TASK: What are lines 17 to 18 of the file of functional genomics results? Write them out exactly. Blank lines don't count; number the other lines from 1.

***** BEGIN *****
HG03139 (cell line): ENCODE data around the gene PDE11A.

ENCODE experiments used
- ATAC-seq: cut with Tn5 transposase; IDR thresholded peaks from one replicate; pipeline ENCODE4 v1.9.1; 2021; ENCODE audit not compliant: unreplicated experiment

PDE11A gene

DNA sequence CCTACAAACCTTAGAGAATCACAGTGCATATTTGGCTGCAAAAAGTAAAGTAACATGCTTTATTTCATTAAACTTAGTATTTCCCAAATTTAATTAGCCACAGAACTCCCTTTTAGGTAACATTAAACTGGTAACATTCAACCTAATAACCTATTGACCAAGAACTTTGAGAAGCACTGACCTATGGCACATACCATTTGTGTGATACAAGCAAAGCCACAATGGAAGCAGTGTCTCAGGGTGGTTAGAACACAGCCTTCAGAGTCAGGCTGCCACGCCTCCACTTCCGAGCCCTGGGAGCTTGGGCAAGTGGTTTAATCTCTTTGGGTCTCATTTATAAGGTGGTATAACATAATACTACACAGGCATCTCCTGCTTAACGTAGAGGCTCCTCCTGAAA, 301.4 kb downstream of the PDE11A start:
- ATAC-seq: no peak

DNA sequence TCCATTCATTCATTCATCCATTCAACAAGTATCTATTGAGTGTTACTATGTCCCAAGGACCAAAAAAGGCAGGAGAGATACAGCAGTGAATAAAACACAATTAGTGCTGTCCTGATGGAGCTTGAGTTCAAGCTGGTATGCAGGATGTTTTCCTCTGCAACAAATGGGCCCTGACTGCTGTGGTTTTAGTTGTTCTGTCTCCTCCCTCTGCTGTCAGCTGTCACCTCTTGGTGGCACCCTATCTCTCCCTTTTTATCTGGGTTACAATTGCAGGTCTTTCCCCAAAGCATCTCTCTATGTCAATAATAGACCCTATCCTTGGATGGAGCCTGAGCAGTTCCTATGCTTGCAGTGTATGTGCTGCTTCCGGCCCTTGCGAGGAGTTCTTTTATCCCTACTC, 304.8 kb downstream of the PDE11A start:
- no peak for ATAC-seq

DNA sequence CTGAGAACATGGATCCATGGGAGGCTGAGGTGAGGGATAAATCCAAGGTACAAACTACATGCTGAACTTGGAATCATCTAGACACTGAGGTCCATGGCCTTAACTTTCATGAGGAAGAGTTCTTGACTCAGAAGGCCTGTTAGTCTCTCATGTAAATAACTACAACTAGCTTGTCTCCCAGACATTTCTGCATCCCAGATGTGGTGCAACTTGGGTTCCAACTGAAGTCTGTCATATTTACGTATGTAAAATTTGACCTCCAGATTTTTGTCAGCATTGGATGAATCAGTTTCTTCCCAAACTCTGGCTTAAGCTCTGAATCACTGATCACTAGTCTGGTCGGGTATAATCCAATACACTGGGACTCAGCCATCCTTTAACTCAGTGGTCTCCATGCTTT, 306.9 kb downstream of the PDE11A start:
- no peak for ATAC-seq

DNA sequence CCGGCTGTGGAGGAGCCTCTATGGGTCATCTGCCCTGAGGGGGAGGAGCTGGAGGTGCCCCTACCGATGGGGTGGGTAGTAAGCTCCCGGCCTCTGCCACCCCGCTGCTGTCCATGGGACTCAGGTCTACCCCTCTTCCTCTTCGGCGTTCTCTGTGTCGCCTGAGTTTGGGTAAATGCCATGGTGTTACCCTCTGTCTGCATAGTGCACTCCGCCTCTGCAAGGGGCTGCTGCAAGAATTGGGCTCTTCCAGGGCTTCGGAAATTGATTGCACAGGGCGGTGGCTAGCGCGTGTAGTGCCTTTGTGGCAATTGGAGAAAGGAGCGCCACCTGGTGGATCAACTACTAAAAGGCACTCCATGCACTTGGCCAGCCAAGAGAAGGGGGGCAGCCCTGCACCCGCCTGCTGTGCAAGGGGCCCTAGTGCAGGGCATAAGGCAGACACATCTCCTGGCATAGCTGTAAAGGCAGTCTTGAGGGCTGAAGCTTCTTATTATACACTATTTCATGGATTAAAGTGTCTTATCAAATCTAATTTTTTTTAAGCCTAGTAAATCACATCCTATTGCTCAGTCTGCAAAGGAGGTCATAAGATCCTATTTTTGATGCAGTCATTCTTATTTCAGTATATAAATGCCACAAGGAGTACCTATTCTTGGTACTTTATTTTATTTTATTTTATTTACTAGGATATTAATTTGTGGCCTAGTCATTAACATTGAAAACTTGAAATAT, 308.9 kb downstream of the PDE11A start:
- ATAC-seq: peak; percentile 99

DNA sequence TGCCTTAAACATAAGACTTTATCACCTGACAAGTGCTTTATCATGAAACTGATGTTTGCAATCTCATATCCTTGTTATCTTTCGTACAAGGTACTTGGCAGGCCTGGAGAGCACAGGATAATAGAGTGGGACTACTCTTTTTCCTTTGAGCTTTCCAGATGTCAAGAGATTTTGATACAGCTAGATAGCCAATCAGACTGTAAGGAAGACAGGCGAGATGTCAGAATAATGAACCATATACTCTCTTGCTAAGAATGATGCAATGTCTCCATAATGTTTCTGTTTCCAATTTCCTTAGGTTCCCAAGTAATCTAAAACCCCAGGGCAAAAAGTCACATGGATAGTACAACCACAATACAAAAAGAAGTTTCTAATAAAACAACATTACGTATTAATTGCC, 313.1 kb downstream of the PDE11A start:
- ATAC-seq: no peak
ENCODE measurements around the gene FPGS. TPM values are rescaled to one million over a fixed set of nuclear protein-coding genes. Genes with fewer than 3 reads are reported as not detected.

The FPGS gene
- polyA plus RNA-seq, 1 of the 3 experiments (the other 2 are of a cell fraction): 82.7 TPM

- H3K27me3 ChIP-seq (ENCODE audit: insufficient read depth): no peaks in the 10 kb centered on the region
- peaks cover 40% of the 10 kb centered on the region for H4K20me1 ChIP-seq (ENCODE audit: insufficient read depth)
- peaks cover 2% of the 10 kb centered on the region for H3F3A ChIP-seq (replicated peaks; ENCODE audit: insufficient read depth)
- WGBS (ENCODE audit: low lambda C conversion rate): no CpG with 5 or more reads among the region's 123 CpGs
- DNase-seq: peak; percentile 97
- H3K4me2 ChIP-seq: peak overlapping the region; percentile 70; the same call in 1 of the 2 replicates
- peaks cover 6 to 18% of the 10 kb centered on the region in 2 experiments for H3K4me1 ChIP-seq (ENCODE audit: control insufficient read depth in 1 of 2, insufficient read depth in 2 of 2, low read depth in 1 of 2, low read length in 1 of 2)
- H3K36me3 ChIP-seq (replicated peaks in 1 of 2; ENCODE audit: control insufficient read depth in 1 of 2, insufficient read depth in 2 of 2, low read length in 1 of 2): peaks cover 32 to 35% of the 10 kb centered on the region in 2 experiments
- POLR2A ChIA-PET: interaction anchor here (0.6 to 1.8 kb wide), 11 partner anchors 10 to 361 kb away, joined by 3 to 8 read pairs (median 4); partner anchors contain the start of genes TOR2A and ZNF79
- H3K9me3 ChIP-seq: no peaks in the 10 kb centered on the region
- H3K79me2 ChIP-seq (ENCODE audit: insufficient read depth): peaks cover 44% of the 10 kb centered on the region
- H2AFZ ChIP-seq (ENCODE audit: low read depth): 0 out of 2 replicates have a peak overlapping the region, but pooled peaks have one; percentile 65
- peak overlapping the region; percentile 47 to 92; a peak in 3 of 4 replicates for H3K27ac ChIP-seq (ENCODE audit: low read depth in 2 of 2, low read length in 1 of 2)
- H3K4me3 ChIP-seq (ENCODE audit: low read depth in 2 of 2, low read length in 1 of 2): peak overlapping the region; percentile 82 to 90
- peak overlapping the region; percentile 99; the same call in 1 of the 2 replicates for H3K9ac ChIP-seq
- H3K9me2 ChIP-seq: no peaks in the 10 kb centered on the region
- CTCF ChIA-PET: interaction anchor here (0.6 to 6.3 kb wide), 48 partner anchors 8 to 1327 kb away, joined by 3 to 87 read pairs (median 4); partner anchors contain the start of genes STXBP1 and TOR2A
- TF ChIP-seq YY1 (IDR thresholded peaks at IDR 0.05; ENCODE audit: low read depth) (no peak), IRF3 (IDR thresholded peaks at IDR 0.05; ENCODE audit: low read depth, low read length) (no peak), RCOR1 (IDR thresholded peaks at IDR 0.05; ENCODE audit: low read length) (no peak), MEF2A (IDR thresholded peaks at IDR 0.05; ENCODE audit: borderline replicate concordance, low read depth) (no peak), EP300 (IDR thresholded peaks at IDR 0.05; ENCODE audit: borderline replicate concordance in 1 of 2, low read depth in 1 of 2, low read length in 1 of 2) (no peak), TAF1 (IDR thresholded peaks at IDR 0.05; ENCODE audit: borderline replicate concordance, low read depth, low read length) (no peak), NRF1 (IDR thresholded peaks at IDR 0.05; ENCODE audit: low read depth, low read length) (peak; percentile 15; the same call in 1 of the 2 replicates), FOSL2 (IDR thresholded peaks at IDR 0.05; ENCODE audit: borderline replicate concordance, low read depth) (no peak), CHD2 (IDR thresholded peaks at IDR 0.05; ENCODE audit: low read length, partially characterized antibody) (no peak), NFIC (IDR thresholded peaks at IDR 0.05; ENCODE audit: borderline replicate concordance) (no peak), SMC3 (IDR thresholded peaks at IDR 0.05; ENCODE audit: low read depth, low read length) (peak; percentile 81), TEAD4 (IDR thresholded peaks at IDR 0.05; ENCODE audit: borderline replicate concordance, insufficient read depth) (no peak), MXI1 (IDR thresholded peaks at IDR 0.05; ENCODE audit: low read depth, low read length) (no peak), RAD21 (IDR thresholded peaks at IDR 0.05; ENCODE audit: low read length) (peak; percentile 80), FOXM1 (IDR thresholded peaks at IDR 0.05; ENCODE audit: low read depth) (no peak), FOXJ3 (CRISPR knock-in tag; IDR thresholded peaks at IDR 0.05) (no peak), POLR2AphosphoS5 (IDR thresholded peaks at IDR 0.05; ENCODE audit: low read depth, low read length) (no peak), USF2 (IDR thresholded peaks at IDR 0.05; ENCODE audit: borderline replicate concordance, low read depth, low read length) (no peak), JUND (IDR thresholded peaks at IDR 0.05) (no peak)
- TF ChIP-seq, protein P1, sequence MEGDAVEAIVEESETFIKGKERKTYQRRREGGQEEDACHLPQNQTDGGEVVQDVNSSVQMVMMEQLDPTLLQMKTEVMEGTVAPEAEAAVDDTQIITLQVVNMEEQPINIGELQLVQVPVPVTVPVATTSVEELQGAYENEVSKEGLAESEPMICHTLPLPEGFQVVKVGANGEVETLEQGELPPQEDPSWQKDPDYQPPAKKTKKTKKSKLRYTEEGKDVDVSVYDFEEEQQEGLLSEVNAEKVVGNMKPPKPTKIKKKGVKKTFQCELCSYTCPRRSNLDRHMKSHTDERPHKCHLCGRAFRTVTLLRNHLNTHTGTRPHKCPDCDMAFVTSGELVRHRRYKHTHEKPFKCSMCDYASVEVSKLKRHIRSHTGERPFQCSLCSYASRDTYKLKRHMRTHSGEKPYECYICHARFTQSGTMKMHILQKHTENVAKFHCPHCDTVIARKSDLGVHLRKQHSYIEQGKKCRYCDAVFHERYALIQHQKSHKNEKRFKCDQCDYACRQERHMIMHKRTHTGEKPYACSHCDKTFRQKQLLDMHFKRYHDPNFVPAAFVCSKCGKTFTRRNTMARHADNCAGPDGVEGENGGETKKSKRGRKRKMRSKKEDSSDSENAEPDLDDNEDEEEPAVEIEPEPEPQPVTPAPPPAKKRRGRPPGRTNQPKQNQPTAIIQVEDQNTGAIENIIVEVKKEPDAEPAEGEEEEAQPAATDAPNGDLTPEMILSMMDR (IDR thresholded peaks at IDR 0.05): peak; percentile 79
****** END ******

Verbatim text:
- polyA plus RNA-seq, 1 of the 3 experiments (the other 2 are of a cell fraction): 82.7 TPM

- H3K27me3 ChIP-seq (ENCODE audit: insufficient read depth): no peaks in the 10 kb centered on the region